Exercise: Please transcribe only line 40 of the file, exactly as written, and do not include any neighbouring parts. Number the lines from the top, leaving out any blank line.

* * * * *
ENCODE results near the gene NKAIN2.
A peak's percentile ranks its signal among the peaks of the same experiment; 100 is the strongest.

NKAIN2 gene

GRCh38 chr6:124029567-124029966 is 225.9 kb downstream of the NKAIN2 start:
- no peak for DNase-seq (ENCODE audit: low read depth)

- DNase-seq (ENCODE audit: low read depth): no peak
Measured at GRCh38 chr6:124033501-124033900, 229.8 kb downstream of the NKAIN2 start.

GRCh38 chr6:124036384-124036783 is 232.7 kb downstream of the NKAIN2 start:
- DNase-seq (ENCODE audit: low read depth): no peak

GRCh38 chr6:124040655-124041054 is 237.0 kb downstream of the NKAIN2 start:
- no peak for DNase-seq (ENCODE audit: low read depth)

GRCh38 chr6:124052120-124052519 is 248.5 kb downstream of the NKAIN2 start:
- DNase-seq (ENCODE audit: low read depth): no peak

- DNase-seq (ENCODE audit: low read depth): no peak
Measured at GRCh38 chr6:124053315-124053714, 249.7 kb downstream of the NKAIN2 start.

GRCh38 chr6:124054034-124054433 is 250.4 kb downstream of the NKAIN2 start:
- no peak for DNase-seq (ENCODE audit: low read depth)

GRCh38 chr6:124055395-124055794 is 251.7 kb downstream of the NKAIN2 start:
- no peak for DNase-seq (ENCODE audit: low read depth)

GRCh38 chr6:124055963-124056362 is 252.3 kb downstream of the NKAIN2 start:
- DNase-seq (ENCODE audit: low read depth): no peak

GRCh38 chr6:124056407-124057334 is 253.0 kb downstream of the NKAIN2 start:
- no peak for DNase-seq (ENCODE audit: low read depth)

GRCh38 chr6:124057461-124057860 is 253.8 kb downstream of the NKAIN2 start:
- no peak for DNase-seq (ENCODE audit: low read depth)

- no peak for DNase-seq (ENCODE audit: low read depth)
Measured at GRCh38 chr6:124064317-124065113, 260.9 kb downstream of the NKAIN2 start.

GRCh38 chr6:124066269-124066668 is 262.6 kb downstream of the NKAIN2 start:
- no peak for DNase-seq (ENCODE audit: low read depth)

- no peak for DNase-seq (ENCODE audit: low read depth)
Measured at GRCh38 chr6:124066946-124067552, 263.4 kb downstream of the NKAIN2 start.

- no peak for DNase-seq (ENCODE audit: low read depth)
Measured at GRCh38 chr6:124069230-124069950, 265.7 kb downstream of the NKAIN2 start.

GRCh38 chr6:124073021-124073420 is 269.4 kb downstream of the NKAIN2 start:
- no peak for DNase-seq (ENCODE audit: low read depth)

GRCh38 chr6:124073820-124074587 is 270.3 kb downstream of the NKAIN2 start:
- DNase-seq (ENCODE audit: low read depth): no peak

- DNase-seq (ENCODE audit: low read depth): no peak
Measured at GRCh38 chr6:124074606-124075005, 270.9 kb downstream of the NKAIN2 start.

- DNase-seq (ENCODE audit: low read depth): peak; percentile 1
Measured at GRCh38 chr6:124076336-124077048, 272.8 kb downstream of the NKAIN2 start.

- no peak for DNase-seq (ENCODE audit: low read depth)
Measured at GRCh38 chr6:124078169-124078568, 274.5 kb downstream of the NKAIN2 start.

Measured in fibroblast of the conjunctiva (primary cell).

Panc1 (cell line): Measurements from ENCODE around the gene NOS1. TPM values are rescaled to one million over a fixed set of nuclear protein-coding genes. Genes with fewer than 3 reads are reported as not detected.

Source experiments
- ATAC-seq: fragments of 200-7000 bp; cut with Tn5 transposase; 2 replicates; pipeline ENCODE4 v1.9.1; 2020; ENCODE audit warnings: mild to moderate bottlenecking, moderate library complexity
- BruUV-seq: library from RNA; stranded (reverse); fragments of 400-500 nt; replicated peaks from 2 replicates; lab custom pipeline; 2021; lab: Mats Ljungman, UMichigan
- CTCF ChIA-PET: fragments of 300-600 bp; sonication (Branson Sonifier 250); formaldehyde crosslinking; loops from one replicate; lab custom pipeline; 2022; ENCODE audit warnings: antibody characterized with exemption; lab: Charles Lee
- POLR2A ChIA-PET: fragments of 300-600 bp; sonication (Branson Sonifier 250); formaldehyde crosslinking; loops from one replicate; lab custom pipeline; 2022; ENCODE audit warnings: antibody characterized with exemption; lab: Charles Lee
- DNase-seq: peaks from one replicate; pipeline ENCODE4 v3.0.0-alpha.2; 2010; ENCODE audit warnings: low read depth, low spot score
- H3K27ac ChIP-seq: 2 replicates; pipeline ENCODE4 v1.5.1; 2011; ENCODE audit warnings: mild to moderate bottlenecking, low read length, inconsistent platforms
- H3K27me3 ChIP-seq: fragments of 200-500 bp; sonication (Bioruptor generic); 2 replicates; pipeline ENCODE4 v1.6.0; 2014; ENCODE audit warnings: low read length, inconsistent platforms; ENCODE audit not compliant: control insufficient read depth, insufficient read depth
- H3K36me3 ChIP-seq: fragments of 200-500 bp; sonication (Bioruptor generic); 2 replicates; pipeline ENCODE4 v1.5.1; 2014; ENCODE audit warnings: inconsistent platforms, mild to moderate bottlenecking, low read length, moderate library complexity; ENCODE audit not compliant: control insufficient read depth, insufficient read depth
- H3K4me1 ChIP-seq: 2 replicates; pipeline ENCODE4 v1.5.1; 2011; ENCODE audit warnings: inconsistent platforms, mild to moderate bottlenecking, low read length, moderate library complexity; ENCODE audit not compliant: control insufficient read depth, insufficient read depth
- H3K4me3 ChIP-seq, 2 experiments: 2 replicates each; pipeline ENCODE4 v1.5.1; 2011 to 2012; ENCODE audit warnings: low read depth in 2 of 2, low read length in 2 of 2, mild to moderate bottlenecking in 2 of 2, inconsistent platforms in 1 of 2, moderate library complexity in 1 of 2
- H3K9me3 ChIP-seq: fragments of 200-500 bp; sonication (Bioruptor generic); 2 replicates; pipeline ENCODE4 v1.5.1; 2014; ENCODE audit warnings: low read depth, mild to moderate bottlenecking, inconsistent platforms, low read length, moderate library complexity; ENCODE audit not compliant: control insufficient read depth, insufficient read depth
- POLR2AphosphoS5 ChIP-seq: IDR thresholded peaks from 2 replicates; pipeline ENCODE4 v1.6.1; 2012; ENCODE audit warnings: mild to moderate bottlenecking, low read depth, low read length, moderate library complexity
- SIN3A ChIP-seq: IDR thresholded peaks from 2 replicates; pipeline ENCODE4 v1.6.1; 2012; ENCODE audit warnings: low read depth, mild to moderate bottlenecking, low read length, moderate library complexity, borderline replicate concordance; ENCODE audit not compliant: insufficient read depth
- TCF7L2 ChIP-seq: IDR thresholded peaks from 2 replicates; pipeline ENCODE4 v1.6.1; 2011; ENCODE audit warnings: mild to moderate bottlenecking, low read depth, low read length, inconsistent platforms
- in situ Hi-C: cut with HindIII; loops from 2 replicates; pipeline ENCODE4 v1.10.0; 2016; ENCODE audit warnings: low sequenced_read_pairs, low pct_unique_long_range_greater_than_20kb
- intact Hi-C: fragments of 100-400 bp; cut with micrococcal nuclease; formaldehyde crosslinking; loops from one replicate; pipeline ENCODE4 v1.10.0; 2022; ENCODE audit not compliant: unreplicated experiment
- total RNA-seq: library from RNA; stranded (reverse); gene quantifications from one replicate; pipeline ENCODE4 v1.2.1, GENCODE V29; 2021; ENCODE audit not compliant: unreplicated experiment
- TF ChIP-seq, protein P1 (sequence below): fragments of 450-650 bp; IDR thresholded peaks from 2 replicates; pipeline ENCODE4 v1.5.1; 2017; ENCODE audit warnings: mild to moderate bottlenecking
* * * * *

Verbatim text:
- DNase-seq (ENCODE audit: low read depth): peak; percentile 1